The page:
Trauma cases “put significant pressure on our hospitals”, said Cloete as made the plea to residents.
Cloete joined premier Alan Winde at a virtual briefing on Thursday to provide an update on the province’s Covid-19 response and vaccination efforts.
Between 19 and 25 July there were 1,384 trauma cases reported in the province, but in the following week – 26 July to 1 August – there were 2,109, a 52,4% increase, said Cloete.
Significant trauma admissions had been reported in the past week, which coincided with month end and the first weekend after lockdown restrictions were moved to Alert Level 3.
In June 2020, the provincial health authorities backed a ban on alcohol sales, saying it added to hospital trauma admissions.
Health authorities feared trauma admissions would hamper efforts to help those with Covid-19, but Cloete said he was glad to report that hospitals could cope with these additional admissions over the past week.
The province is at the peak of the third wave of Covid-19 infections.
Cloete said that, on average, there were 3,004 new daily cases, 108 daily deaths and 339 daily hospital admissions in the province.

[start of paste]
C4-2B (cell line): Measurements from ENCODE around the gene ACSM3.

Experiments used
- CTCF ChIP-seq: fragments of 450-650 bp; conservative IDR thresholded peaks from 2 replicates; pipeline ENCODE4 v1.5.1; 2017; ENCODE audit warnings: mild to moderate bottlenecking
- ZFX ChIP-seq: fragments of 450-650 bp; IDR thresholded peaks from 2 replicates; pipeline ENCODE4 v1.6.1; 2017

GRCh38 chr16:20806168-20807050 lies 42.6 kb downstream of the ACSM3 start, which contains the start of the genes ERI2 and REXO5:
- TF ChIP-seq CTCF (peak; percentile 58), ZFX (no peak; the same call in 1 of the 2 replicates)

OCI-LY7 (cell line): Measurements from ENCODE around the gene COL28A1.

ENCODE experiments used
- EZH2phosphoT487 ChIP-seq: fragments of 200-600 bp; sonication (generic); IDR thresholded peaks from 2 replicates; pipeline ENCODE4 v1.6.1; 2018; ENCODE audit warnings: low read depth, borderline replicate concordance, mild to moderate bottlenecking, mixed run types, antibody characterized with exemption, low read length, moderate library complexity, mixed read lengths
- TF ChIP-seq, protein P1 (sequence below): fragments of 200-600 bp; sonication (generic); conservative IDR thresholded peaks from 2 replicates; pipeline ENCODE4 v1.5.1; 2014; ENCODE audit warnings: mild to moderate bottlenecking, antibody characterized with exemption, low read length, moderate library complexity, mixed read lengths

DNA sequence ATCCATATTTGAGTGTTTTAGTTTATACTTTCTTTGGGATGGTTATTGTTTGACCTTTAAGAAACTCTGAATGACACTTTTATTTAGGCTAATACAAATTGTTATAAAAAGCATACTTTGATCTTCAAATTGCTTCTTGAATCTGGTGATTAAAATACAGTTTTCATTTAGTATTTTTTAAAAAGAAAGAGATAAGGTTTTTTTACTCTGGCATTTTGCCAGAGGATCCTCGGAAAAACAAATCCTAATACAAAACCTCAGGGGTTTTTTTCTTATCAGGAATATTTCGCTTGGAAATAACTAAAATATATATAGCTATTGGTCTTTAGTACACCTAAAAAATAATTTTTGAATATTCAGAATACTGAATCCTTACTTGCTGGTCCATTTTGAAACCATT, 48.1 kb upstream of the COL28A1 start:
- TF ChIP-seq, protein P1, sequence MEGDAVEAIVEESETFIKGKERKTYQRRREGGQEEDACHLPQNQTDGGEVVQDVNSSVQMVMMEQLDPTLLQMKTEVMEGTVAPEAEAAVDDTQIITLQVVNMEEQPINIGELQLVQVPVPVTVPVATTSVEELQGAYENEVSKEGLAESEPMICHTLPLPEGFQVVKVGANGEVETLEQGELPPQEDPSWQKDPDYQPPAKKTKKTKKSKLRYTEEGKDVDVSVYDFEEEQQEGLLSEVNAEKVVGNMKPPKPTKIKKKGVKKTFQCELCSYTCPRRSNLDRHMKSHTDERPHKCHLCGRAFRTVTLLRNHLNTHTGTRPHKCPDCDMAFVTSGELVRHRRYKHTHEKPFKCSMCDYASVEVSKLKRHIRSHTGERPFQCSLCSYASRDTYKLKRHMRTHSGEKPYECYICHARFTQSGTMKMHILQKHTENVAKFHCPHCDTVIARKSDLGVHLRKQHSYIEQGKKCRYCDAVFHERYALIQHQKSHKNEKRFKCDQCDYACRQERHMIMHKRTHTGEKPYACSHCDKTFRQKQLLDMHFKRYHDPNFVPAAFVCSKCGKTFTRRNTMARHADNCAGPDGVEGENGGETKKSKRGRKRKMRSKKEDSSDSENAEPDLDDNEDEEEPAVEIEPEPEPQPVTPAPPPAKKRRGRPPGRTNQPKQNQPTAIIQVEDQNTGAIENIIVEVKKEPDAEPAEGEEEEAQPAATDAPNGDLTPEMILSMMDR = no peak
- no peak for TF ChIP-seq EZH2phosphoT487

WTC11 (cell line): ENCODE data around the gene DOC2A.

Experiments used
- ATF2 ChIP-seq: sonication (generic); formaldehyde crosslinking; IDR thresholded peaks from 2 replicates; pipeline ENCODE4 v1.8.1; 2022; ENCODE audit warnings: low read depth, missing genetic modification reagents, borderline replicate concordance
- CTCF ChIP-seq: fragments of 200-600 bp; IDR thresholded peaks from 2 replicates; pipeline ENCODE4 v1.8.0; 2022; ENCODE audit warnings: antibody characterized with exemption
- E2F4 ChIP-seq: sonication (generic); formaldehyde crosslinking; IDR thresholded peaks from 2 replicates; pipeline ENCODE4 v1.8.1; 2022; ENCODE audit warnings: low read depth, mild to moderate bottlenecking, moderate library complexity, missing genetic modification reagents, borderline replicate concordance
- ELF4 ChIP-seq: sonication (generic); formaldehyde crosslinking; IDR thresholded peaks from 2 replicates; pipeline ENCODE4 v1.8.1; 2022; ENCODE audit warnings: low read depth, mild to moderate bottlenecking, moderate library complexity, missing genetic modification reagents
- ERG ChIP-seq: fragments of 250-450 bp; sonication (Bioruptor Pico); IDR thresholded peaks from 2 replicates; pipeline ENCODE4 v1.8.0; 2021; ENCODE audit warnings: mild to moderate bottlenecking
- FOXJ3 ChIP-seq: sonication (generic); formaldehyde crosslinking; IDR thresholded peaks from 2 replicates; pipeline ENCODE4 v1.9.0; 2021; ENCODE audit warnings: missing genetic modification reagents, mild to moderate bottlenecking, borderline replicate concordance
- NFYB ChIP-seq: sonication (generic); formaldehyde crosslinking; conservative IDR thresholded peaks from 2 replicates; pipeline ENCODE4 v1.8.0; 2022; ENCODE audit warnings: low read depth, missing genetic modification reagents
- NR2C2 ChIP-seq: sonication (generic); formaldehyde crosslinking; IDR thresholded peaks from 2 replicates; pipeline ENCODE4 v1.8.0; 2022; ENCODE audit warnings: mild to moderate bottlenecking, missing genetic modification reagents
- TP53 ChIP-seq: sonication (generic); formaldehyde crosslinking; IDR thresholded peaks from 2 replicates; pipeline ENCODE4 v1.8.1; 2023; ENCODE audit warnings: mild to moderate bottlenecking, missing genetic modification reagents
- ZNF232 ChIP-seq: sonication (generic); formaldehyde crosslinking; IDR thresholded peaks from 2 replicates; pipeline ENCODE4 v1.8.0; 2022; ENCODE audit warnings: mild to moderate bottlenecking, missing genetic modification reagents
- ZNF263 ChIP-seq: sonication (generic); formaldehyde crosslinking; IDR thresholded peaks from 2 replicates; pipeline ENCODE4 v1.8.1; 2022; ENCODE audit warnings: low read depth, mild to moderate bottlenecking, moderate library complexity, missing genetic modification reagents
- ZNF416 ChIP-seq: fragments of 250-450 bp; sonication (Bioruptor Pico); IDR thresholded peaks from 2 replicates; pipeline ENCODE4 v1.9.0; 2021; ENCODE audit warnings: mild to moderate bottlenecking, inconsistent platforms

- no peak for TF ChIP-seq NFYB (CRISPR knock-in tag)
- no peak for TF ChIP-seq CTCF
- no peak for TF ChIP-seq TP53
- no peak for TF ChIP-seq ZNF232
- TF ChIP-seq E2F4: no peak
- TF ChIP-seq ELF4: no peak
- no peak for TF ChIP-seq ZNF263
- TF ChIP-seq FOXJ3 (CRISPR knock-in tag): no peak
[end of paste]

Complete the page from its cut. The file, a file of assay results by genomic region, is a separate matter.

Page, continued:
The Western Cape (34,703) now has more active cases than Gauteng (24,730), which is over its third wave. In his weekly surveillance report, Cloete said cases were spread across household clusters, schools and in one district in Cape Town, at a homeless shelter.
However, the number of reported cases was plateauing and the situation would be monitored over the next two to three weeks.
Winde also urged residents to behave responsibly and to “make sure that our health system will cope”. Seeing others not wearing masks was ‘demoralising” to those who had been admitted to hospital with Covid-19. He urged people to wear masks, while those who have been vaccinated should encourage others to do so.
‘A voice for vaccines’
The province had so far recorded 1,196,118 vaccines given, which includes the Sisonke trial for healthcare workers, Pfizer doses and the Johnson & Johnson jabs.
The health authorities had also learnt lessons over the past 10 weeks, including access in rural districts compared with metros, access for uninsured people and targeted outreaches in metros and rural areas. To reach low-uptake areas, mobile units were going around not only the City of Cape Town, but rural areas, too. The province was also reaching out to people to get vaccinated at pop-up sites in malls.
Cloete said he had already received anecdotes from doctors who have seen first-hand the protection afforded by vaccination, although it is too early to officially say so. However, he urged those who have been vaccinated to be “a voice for vaccines”. DM
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